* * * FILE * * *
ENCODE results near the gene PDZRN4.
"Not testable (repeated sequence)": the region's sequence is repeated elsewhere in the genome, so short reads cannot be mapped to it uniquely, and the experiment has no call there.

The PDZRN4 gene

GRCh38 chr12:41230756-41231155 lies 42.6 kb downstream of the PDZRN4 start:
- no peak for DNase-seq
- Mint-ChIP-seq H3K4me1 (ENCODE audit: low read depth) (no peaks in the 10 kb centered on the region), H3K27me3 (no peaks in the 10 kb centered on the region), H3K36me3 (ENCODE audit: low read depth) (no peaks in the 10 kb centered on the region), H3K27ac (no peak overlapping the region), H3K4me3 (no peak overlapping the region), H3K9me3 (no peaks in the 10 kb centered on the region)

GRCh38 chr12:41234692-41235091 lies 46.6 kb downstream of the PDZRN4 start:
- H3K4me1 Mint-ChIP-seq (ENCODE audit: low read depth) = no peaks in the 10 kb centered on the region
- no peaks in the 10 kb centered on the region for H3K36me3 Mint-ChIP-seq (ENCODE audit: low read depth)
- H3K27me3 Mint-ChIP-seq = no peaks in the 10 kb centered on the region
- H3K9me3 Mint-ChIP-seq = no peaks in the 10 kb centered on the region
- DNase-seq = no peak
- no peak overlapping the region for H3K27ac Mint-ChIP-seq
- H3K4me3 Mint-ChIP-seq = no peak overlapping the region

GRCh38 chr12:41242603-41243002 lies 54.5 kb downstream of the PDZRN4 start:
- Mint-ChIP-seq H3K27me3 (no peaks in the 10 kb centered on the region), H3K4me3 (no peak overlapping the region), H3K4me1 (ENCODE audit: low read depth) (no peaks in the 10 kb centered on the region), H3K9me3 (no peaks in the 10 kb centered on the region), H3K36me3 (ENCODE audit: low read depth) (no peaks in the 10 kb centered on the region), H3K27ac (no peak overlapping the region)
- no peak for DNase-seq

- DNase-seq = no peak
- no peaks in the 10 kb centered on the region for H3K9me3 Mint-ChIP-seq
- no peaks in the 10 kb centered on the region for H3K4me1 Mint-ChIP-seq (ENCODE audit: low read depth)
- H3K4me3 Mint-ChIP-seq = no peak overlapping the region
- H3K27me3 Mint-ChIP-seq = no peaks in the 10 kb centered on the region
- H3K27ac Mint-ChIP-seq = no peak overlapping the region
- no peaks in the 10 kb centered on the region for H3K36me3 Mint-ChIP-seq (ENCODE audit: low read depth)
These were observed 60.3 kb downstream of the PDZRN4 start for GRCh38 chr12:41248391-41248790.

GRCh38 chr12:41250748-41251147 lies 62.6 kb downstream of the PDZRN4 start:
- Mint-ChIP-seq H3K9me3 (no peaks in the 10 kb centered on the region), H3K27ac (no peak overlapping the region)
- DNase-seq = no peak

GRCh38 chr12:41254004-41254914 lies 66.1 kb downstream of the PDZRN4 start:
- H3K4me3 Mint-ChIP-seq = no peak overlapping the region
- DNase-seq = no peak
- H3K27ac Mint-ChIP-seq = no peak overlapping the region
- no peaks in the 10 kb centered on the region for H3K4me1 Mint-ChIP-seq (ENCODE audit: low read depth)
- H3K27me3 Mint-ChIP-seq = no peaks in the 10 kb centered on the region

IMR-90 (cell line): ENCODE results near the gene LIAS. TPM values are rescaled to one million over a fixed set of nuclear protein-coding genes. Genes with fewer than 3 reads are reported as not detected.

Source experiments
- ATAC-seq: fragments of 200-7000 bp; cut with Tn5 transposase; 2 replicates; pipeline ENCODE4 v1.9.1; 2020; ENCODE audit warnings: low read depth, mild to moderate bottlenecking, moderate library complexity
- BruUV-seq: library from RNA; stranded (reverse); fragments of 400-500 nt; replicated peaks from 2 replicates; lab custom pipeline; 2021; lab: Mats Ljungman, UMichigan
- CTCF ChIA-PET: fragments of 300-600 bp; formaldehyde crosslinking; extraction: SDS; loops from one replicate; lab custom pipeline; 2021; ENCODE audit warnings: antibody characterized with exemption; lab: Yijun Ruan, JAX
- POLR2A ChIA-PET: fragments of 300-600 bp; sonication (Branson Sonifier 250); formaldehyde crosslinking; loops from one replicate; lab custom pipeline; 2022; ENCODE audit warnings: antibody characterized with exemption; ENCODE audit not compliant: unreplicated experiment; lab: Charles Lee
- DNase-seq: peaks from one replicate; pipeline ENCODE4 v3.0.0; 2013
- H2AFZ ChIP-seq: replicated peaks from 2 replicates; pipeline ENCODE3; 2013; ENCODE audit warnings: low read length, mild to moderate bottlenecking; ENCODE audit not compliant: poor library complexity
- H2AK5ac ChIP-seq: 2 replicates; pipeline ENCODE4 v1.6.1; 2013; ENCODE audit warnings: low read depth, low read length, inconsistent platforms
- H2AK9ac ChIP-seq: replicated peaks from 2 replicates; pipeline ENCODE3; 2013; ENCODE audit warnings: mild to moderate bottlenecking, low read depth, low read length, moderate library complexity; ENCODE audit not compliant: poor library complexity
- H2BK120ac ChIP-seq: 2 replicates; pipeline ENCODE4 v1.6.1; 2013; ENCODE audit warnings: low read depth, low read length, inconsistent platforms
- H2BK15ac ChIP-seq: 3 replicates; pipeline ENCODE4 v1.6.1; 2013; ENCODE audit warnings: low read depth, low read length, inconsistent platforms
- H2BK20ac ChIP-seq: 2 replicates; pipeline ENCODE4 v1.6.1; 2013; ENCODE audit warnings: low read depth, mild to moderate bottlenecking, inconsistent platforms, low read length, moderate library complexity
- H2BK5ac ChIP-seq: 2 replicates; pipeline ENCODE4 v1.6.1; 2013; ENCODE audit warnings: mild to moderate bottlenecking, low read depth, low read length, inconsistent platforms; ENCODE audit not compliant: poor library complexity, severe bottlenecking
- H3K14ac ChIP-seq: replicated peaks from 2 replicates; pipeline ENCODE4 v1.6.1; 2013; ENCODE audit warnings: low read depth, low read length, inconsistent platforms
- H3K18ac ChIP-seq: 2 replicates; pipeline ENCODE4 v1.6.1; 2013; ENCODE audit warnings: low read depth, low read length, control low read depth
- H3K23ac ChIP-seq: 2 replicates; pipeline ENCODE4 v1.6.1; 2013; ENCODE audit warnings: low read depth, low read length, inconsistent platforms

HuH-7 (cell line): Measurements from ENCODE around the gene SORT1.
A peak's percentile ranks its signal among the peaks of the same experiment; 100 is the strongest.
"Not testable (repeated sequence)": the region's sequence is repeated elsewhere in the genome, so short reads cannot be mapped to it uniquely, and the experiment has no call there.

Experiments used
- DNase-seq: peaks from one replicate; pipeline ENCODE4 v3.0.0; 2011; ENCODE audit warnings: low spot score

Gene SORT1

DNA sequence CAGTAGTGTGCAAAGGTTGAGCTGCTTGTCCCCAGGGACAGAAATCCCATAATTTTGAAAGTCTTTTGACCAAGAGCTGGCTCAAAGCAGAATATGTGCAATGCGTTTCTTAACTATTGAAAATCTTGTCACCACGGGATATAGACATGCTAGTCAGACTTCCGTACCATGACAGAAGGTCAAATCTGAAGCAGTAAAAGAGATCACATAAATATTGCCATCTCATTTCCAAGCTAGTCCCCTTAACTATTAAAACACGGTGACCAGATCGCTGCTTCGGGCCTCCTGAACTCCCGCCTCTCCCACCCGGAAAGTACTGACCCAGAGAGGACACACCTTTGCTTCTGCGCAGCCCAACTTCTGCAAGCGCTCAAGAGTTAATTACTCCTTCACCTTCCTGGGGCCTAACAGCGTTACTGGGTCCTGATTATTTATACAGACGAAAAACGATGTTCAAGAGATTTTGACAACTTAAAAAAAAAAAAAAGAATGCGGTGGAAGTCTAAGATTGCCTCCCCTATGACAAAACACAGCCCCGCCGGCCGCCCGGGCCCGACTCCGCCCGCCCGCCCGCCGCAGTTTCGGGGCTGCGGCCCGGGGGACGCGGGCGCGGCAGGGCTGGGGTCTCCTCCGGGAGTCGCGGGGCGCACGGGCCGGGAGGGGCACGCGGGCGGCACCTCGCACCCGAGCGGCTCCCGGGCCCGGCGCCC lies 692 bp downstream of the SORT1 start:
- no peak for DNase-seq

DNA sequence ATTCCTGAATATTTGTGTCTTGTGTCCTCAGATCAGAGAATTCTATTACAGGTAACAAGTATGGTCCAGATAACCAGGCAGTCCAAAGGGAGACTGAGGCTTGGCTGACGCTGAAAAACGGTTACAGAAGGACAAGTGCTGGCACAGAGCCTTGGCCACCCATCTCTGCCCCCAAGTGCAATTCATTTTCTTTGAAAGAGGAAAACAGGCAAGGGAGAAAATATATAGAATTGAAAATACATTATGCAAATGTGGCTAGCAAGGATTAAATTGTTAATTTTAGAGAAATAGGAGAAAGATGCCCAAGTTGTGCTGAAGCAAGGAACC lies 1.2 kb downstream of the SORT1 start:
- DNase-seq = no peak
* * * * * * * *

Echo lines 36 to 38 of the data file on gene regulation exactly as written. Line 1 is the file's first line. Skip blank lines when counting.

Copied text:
Source experiments
- ATAC-seq: fragments of 200-7000 bp; cut with Tn5 transposase; 2 replicates; pipeline ENCODE4 v1.9.1; 2020; ENCODE audit warnings: low read depth, mild to moderate bottlenecking, moderate library complexity
- BruUV-seq: library from RNA; stranded (reverse); fragments of 400-500 nt; replicated peaks from 2 replicates; lab custom pipeline; 2021; lab: Mats Ljungman, UMichigan